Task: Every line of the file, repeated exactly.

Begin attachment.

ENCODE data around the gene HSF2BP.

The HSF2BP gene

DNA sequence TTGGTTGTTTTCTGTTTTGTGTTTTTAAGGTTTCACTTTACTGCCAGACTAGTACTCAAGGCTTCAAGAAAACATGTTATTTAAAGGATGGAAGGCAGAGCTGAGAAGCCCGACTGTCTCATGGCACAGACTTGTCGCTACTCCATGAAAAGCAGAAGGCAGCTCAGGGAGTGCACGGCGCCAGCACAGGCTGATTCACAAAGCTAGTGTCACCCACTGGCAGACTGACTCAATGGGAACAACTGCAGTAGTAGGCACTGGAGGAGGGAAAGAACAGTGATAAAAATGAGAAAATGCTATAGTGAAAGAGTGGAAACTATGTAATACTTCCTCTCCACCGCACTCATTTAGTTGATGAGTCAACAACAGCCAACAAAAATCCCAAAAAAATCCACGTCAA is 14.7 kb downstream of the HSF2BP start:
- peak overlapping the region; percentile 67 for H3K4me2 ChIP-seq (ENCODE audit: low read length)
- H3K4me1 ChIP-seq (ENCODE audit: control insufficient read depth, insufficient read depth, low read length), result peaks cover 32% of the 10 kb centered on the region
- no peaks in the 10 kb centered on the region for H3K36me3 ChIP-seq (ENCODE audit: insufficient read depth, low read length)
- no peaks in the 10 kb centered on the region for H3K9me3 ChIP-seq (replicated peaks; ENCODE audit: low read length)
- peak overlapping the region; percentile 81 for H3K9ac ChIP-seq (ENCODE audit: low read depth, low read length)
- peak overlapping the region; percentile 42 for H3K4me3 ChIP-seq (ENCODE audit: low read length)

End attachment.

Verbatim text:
ENCODE data around the gene HSF2BP.

The HSF2BP gene

DNA sequence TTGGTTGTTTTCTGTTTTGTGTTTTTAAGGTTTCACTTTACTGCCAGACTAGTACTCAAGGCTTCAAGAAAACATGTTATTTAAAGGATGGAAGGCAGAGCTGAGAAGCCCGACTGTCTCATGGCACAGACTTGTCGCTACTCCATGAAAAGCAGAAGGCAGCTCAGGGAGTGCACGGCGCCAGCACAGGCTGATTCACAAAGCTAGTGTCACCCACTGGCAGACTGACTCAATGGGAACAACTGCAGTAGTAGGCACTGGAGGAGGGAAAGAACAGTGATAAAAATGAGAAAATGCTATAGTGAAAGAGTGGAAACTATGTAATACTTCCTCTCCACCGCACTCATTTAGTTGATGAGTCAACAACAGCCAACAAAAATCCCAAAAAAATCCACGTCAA is 14.7 kb downstream of the HSF2BP start:
- peak overlapping the region; percentile 67 for H3K4me2 ChIP-seq (ENCODE audit: low read length)
- H3K4me1 ChIP-seq (ENCODE audit: control insufficient read depth, insufficient read depth, low read length), result peaks cover 32% of the 10 kb centered on the region
- no peaks in the 10 kb centered on the region for H3K36me3 ChIP-seq (ENCODE audit: insufficient read depth, low read length)
- no peaks in the 10 kb centered on the region for H3K9me3 ChIP-seq (replicated peaks; ENCODE audit: low read length)
- peak overlapping the region; percentile 81 for H3K9ac ChIP-seq (ENCODE audit: low read depth, low read length)
- peak overlapping the region; percentile 42 for H3K4me3 ChIP-seq (ENCODE audit: low read length)